Since March of 1990, I have moved countless times for school and work, including twice outside the US, to Sweden and Canada. I’ve lost some items along the way, but luckily several jewels, like this needlepoint, remain. My mom made this for me as a remembrance of our wonderful New Orleans trip. It’s things like this that are simply irreplaceable.
I just enjoyed an hourlong phone call with my mom. She’s at that age when you realize that each conversation could be your last.
We’ve had a lot of adventures and fun together over the years, and I will always cherish those memories. This is a souvenir photo from a riverboat trip we took when we visited New Orleans in March 1990. We were celebrating my 23rd birthday.
During our call today, I was talking about my life with my husband, the home we’ve created, and how I am managing my MS. She suddenly became emotional and said, “I’m really proud of you, Lisa … everything you’ve done.”
Well, that beam of sunshine just filled my whole heart and spirit. There’s just nothing like a Mother’s Love.
This photo was taken in 2003 when I attended the Kercher Family Reunion in Vail, Colorado. I had recently passed my Board Exams and had become a Licensed Clinical Psychologist in the State of Wisconsin.
When I look at myself here, I can see the absolute fatigue (mental, emotional, and physical) that I felt behind that smile. Fatigue is the most common symptom of Multiple Sclerosis, and mine started in college, along with dizziness, vertigo, and depression. I didn’t know these were all warning signs of MS. I just felt that life was so damn hard all the time.
I crashed out in 2006 after 3 years of clinical practice. That’s no surprise considering the fact that stress is one of biggest triggers for MS symptoms. For the next few years, I tried to pivot to a new specialty in Industrial Organizational Psychology, but as hard as I tried, I just couldn’t regain my strength.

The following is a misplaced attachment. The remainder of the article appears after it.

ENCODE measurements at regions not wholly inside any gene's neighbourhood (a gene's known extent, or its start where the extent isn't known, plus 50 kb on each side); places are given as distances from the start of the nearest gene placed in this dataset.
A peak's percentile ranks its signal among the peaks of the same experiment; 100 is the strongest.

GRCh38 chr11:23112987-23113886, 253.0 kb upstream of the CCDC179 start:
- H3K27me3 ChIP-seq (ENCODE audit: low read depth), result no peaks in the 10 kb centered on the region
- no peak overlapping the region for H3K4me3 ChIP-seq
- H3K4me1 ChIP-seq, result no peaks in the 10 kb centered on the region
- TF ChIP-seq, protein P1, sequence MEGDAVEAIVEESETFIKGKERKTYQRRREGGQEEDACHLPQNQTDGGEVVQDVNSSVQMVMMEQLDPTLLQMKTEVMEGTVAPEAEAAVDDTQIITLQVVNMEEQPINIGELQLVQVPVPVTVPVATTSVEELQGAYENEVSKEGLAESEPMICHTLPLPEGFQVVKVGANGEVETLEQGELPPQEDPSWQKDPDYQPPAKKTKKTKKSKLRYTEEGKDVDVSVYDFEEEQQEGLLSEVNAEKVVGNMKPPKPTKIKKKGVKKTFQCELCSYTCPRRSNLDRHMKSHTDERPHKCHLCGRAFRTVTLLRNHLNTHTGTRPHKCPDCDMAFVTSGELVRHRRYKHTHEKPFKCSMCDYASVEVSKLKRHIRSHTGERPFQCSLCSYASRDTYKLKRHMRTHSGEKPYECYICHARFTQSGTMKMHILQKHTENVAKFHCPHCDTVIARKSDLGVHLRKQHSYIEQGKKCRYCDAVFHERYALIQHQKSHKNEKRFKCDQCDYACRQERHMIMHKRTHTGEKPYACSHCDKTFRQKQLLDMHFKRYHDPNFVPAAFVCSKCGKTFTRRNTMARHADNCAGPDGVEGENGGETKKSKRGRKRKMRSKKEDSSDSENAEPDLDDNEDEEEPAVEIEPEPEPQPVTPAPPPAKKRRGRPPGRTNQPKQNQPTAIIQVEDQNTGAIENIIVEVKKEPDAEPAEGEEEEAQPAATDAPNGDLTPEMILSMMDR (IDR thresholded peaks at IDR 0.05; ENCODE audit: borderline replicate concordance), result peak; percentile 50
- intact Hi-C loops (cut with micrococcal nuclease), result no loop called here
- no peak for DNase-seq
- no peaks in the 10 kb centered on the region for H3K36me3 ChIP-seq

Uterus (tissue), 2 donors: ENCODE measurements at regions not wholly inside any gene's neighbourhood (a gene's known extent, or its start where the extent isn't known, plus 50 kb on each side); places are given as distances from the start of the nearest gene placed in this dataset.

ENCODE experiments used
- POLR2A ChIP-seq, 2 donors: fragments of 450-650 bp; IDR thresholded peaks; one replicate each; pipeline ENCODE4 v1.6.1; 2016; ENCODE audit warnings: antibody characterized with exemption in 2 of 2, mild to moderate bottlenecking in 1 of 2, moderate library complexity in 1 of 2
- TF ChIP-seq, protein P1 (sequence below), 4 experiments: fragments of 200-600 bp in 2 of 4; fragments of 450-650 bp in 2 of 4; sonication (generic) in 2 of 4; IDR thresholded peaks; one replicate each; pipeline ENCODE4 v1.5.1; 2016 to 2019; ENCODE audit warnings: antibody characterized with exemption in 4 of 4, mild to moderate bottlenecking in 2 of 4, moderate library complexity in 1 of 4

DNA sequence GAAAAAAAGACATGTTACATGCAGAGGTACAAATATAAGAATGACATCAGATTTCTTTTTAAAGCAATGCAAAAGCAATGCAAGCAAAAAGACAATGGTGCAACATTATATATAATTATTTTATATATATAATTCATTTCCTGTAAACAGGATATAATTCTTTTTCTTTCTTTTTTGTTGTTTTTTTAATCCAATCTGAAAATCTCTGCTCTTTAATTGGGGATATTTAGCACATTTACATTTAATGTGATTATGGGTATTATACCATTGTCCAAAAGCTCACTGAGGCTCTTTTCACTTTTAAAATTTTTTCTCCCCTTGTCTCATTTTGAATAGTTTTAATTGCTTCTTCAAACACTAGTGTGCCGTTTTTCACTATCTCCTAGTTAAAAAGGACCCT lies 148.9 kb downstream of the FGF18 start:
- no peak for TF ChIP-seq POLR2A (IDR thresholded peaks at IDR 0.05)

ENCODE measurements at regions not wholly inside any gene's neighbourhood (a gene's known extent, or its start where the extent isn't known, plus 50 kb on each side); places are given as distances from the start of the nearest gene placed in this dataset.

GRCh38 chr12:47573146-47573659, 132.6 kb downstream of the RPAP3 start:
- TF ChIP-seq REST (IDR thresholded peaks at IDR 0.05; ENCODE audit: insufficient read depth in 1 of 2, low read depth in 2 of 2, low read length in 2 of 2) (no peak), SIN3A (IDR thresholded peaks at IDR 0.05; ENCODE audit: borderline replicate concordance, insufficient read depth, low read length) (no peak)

As my dad said to me in 2010, “it’s strange, Lisa … it’s like you make progress, but then suddenly sink in quicksand.” My dad passed away in 2011, and I was diagnosed in 2016. He would be very sad about my MS, as my mom is, but it does finally explain why I was always struggling.
The MS diagnosis came when I temporarily lost use of my left hand and arm in August 2016. I had multiple MRIs done that showed lesions in my brain and spine which is hallmark MS. I also had multiple blood tests done to rule out other illnesses. It is a devastating diagnosis to receive, but in some ways, it has been a relief. For the past 5+ years, I have been able to re-examine my life, and it all makes sense to me now.
Many of us struggle with loss during the holidays, especially now during the pandemic. This is notably true when it’s a parent that has passed on. This is my husband and his mother, Ann Clark, who died on Thanksgiving Day in 2017. My own father, Edward Kercher, died in 2011, a few days before Father’s Day. It doesn’t get any easier as the years pass, as much as you wish it did.